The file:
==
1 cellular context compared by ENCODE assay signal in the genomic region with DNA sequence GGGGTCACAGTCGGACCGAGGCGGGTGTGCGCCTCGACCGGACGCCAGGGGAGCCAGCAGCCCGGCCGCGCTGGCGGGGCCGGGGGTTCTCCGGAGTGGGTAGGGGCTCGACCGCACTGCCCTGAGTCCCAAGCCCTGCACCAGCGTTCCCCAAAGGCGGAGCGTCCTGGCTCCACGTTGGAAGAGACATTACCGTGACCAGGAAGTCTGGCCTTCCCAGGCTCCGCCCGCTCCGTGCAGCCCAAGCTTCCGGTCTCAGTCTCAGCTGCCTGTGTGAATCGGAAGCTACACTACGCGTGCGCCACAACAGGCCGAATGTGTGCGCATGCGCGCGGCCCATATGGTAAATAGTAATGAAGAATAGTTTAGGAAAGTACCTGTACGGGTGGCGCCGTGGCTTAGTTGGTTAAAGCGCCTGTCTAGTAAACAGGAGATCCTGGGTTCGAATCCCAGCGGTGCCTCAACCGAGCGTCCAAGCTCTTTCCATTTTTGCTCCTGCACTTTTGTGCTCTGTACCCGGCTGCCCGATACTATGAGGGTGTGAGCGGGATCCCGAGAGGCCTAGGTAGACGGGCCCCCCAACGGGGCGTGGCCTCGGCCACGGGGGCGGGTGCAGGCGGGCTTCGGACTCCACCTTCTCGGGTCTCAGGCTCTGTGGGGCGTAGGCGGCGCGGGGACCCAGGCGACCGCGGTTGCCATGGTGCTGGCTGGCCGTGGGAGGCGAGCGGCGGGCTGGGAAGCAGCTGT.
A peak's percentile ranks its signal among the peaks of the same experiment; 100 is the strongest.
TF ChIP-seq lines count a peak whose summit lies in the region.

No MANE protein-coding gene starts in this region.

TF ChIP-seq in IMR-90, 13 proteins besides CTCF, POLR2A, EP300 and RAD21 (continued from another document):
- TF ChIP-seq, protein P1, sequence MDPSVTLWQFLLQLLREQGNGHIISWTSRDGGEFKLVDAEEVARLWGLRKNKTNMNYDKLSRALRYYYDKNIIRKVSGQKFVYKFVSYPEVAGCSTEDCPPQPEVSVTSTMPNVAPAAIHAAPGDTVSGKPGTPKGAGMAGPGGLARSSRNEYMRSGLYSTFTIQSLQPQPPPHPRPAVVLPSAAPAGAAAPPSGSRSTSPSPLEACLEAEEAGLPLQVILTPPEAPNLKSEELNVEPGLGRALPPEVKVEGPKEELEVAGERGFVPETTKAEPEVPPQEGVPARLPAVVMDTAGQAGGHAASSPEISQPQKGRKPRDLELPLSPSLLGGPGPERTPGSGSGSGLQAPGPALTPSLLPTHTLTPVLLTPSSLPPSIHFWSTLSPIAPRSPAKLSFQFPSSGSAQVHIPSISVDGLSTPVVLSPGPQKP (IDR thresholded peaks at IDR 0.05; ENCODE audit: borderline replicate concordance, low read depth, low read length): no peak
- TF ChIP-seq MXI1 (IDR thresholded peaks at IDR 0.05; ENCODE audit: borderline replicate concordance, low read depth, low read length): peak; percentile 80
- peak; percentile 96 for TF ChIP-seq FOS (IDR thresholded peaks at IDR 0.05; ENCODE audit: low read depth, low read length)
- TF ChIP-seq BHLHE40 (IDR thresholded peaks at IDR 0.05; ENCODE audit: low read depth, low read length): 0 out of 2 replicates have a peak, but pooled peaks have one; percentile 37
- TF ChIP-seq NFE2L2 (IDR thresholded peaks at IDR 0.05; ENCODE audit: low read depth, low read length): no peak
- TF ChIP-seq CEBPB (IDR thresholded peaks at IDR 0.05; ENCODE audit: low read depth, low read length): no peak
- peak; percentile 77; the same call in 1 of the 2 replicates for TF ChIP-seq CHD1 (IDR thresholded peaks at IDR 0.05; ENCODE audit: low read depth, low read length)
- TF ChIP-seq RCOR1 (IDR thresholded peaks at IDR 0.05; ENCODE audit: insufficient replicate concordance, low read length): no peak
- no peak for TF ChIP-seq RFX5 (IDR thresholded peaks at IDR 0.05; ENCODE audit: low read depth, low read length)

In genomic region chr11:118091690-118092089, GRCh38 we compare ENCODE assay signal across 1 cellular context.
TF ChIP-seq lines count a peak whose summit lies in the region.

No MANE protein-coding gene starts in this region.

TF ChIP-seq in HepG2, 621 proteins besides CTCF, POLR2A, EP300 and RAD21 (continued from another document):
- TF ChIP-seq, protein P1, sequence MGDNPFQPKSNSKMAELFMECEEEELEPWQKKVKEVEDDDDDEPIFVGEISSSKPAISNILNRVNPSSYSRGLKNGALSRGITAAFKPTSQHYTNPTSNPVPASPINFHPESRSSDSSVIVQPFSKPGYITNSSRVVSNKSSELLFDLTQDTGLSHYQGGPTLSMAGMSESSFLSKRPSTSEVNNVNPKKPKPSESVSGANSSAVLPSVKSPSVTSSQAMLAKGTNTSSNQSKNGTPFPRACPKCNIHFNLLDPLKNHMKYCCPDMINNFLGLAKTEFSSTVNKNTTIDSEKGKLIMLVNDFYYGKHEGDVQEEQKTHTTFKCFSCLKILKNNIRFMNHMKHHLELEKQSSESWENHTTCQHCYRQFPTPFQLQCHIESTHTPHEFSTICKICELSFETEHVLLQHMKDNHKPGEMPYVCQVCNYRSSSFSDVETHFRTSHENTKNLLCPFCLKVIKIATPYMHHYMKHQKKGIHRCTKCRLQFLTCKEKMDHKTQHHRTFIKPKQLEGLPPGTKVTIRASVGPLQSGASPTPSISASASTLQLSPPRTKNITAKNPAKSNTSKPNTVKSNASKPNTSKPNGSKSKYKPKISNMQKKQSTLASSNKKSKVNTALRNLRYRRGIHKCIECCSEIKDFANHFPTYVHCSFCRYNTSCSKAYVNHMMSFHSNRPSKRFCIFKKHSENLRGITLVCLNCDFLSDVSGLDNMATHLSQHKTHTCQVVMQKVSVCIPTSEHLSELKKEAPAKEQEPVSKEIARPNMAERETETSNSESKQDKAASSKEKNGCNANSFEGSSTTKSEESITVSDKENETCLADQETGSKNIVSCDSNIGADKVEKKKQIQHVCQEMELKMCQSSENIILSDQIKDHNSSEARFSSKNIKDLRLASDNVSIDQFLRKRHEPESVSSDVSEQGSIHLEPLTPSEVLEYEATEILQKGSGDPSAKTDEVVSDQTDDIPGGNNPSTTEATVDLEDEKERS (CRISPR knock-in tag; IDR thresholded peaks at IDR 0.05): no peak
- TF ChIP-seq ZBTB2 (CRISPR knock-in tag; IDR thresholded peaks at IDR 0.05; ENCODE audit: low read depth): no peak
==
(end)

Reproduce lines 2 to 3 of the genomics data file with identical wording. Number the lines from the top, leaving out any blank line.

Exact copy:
A peak's percentile ranks its signal among the peaks of the same experiment; 100 is the strongest.
TF ChIP-seq lines count a peak whose summit lies in the region.